I tried some bruised giant ragweed leaves on a chigger bite.  It did provide some relief, if nothing else, the abrasiveness of the leaf scratched that itch quite nicely.

I browsed my other wild edibles books, anthropologically-related plant books and survival stuff and found no other references to the Ambrosia family, other than in Amy Stewart’s Wicked Plants.  She lists ragweed as only a pollen/allergy source.  Allergies help keep people in work.  Yeah, I’m reaching for something positive to say about ragweed.  Pharmaceutical companies have a great use for ragweed.  They can make and sell medications in an attempt to relieve some of the symptoms of that hay fever allergy.  One of the librarians in the library system for which I work says one of her neighbors cultivates ragweed for such a drug company.

I plan to explore the astringent possibility and maybe try some tea –since A. artemisiifolia smells so good.  But I uncovered another use for ragweed.  I mentioned this article at my Facebook group, “Wild Edibles of Missouri”.  I got usual responses –that I’d already read about, but one lady mentioned as kids, they used to split the stems to extract worms for fishing.  I looked up ragweed stem worms.

I was quite pleased when I discovered a dull gray longhorn beetle likes to live its childhood in ragweed stems.  I know longhorn beetle grubs to be quite nicely edible.  So I cut open several stalks.  I didn’t find any decent size worms, but found a different kind that turned out to be a lesser or common stalk borer grub (Papaipema nebris).  It’s the larva of a LBM (little brown moth) so common in lawns and all over the place.  They also like to parasitize corn stalks, lamb’s quarter, and other highly-edible ‘weeds’,    I also know LBB (birds) like to eat LBMs, which could imply their edibility.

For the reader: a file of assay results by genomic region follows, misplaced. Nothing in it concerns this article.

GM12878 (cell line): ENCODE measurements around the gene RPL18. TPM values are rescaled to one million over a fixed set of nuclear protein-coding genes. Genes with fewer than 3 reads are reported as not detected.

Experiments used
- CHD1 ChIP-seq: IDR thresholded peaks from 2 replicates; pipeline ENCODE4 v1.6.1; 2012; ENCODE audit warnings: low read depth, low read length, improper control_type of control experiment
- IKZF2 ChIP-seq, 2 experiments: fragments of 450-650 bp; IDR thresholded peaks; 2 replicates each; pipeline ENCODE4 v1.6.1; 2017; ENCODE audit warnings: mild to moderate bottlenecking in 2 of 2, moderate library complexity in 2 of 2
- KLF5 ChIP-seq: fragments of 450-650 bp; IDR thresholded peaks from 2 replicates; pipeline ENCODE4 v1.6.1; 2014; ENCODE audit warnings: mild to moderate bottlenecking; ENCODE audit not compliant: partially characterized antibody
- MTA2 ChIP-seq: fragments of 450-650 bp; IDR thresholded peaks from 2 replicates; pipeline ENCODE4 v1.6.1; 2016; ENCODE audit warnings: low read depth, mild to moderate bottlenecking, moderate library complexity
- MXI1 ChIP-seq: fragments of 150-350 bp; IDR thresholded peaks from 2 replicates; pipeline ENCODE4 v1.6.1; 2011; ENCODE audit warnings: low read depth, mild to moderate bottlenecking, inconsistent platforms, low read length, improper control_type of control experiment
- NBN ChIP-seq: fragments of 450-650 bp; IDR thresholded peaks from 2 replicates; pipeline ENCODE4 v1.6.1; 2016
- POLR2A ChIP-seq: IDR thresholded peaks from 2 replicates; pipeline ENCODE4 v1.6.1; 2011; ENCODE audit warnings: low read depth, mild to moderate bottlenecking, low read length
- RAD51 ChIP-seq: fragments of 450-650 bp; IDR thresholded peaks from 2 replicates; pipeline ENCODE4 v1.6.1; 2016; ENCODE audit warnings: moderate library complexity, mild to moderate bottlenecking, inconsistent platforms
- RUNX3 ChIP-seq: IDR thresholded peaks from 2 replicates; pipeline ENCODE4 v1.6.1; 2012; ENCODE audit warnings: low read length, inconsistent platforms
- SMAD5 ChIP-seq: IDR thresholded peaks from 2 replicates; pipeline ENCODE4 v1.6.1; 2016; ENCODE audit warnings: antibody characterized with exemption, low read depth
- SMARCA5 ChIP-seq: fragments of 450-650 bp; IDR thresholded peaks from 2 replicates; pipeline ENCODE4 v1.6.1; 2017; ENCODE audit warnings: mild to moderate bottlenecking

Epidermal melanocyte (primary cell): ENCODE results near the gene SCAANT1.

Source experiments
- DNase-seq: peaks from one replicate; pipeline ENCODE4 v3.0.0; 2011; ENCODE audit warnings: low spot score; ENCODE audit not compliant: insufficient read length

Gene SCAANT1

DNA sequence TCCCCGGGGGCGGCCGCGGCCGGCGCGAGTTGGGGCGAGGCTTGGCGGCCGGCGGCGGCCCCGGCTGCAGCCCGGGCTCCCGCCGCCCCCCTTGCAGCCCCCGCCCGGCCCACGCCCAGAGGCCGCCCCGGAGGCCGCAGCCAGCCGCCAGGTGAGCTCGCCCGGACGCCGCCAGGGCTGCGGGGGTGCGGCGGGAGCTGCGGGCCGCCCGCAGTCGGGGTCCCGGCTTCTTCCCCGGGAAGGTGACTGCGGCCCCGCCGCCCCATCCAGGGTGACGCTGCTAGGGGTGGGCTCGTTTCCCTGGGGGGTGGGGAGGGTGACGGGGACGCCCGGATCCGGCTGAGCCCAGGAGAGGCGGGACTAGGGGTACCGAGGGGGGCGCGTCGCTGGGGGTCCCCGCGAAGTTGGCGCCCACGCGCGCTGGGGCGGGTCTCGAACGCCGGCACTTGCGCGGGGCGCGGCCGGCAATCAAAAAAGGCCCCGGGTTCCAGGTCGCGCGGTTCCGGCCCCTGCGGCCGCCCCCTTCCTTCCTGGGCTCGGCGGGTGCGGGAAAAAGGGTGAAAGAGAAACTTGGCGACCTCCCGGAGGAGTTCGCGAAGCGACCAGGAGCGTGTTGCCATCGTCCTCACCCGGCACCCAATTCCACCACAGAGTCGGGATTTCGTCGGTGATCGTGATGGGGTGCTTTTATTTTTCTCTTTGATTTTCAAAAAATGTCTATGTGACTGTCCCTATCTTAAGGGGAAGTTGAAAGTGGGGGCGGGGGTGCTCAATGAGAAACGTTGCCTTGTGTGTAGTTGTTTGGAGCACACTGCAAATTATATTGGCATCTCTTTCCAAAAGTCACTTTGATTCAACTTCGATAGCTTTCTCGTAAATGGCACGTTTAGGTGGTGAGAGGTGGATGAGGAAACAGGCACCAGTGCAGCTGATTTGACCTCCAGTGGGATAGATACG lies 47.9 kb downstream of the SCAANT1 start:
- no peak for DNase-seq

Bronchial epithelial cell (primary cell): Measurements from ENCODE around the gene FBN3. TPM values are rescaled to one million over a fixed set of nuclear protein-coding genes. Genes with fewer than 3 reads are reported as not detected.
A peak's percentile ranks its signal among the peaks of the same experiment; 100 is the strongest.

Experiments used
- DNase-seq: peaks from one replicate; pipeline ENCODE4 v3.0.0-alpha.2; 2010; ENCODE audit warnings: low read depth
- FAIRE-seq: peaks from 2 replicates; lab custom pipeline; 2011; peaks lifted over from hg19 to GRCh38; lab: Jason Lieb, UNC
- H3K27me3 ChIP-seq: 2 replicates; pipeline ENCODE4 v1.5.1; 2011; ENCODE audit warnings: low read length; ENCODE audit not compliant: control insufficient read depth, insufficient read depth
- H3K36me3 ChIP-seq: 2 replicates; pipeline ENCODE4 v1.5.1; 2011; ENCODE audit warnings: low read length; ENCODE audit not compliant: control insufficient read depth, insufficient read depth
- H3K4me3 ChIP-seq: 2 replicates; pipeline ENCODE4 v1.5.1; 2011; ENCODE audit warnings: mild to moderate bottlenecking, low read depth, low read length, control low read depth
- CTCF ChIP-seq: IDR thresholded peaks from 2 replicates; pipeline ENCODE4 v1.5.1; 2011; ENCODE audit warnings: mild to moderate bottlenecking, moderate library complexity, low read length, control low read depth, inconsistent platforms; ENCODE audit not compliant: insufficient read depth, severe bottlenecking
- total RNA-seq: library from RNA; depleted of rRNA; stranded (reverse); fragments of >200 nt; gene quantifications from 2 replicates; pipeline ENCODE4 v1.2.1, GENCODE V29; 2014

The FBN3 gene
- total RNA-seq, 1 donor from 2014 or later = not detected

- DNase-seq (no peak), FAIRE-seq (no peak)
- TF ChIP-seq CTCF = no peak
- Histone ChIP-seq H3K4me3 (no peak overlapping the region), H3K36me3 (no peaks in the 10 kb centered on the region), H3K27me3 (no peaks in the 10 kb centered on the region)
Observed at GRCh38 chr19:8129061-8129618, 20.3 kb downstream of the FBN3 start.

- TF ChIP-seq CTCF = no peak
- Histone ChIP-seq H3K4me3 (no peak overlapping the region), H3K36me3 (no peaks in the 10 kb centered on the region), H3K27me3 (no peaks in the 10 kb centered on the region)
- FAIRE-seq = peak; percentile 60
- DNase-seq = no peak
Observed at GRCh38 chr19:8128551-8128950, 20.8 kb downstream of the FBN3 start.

I applied some of my informal edibility checks.  The caterpillars live their lives under cover, or under protection.  That’s an indication they might be good to eat.  Corn earworms are highly edible, so why not stalk worms?  The adult moths are brown and like to hide.  Drab and reclusive are also hints of edibility.  They’re not guarantees, but it’s evidence of edibility.  For everything we believe, we either accept or reject evidence and draw conclusions.  I concluded the stalk borers are edible.  After rinsing, I boiled the worms for a bit over 10 minutes.  I then dehydrated them. 

They’re ready for an insect program I’m giving in a couple days.  I tried some before deciding to serve them.  Crispy and slightly sweet describes their flavor and texture. 

I’ve got a new use for ragweed.  My father-in-law will benefit in my pulling ragweed, as he’s one of the allergic ones.  My wife will be happy because I’m pulling weeds.  I’ll be happy being able to add new critters to my wild edibles programs. So, what’s the use?  I think ragweed’s potential is highly unrecognized, but I’ll exploit it in my way.